Objective: It has been hypothesized that delivery in a tertiary care center might improve the clinical condition and outcome of infants born with congenital heart disease. The purpose of this study was to determine the effect of delivery in a tertiary care center on SNAP scores (scores for neonatal acute physiology) of infants admitted to the neonatal intensive care unit with major structural cardiac defects.
Study design: This retrospective cohort study included 195 infants with major congenital heart disease admitted to the neonatal intensive care unit at the New England Medical Center between July 1, 1992, and June 30, 1998. SNAP scores were abstracted from the medical record. The values of 97 neonates with major cardiac defects born at the New England Medical Center were compared with those of 98 neonates transferred to our center after delivery in a community setting. A 2-tailed Student t test for independent samples was used to compare the mean SNAP scores between the 2 cohorts.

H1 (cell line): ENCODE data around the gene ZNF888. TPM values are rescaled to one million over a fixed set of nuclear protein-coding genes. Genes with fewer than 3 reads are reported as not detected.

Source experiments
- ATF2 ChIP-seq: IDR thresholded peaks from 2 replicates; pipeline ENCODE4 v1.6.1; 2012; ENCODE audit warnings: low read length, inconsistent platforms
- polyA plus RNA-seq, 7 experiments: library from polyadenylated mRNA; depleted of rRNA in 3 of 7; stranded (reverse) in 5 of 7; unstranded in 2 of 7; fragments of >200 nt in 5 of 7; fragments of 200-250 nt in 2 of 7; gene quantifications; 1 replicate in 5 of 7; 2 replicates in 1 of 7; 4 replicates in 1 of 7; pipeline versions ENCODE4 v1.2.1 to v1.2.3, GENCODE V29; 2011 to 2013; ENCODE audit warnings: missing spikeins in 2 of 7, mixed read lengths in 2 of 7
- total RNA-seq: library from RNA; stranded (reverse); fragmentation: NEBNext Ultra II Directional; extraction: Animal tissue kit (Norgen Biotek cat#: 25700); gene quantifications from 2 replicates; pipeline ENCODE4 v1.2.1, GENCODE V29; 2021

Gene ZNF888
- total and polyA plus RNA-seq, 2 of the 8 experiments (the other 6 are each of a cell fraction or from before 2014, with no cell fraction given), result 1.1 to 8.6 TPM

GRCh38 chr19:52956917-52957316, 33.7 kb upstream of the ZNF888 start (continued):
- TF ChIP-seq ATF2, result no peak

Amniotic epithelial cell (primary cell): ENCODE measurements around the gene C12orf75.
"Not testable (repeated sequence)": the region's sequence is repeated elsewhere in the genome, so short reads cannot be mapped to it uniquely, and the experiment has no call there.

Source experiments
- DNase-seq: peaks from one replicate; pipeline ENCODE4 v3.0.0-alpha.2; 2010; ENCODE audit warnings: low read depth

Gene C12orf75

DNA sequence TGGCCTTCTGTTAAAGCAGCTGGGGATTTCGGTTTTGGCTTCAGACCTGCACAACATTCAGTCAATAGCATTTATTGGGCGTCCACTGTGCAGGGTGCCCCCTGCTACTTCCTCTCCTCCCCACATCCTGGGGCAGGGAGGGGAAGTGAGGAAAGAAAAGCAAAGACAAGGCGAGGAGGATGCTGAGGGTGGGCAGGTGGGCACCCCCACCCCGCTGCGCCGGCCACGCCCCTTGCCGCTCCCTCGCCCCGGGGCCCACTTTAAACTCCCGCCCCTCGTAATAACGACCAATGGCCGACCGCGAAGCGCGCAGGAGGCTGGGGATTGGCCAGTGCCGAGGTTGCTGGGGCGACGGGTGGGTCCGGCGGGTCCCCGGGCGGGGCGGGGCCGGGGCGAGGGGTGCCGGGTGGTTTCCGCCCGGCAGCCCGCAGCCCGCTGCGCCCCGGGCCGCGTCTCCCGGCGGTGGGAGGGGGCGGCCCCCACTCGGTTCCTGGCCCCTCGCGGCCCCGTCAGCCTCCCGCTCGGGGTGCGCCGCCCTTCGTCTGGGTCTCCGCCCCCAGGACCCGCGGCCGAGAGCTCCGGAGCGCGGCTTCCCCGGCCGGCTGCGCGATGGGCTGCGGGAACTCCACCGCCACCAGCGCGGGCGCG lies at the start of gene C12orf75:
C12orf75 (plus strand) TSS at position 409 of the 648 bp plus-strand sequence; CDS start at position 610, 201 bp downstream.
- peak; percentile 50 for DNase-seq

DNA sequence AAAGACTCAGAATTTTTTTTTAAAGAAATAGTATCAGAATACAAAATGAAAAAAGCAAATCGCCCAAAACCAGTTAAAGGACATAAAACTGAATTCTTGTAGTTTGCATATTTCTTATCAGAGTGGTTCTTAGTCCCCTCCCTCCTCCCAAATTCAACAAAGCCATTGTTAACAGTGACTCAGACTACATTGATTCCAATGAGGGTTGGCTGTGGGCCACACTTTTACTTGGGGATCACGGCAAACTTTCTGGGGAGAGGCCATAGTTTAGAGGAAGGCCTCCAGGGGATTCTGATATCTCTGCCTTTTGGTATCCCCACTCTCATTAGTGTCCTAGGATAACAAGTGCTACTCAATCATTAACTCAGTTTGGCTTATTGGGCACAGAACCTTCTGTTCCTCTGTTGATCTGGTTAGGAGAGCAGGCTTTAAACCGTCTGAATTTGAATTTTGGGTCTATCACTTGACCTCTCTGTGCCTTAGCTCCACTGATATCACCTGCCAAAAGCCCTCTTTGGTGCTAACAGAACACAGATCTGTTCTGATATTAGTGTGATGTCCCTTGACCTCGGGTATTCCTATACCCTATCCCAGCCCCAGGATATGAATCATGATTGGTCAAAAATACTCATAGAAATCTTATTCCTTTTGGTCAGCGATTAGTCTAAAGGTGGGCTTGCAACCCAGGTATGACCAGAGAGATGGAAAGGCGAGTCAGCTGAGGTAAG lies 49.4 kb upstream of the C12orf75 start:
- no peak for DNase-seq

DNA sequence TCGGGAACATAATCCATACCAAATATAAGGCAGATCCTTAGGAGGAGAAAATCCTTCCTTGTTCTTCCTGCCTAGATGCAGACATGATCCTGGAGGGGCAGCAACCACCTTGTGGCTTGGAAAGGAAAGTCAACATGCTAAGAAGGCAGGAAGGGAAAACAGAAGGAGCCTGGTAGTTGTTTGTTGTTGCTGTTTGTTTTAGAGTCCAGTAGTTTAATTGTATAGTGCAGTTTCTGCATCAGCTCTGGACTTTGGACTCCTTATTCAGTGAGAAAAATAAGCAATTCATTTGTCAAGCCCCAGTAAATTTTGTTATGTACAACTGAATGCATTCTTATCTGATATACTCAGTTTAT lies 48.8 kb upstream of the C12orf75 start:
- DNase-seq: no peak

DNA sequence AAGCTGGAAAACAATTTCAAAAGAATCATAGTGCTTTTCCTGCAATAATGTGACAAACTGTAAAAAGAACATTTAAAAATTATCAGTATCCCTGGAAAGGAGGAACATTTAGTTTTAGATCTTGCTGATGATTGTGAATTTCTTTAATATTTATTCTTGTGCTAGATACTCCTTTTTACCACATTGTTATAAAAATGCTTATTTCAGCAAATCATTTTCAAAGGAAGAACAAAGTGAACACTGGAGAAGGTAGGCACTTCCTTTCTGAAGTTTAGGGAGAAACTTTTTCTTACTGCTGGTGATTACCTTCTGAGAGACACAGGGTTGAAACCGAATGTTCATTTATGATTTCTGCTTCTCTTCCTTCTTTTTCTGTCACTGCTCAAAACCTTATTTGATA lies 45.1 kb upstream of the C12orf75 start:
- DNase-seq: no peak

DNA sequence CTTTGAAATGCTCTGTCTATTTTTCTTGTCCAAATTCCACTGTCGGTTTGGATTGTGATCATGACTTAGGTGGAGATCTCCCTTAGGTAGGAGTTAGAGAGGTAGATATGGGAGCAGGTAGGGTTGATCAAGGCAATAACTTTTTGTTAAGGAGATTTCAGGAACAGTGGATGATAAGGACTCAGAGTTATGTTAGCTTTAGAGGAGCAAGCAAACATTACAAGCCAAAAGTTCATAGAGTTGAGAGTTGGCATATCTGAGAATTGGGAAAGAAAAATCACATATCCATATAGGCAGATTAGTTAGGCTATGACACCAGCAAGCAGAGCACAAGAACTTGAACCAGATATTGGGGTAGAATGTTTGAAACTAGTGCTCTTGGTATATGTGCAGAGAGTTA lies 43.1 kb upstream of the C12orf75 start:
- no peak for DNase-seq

Results: The SNAP scores for infants with major cardiac defects who were born at the New England Medical Center ranged from 0 to 41, with a mean of 10.6 +/- 8.8. The values for infants with congenital heart disease who were transferred to our center after birth in community-based hospitals ranged from 0 to 34, with a mean of 11.1 +/- 7.0. There was no significant difference between the 2 populations (P =.646). A comparison of the mean SNAP scores of infants with prenatally diagnosed disease who were delivered at our center versus infants with postnatally diagnosed disease who were delivered in community hospitals was also statistically not significant (P =.824).
Conclusion: Delivery in a tertiary care center does not improve SNAP scores of infants with major structural cardiac defects.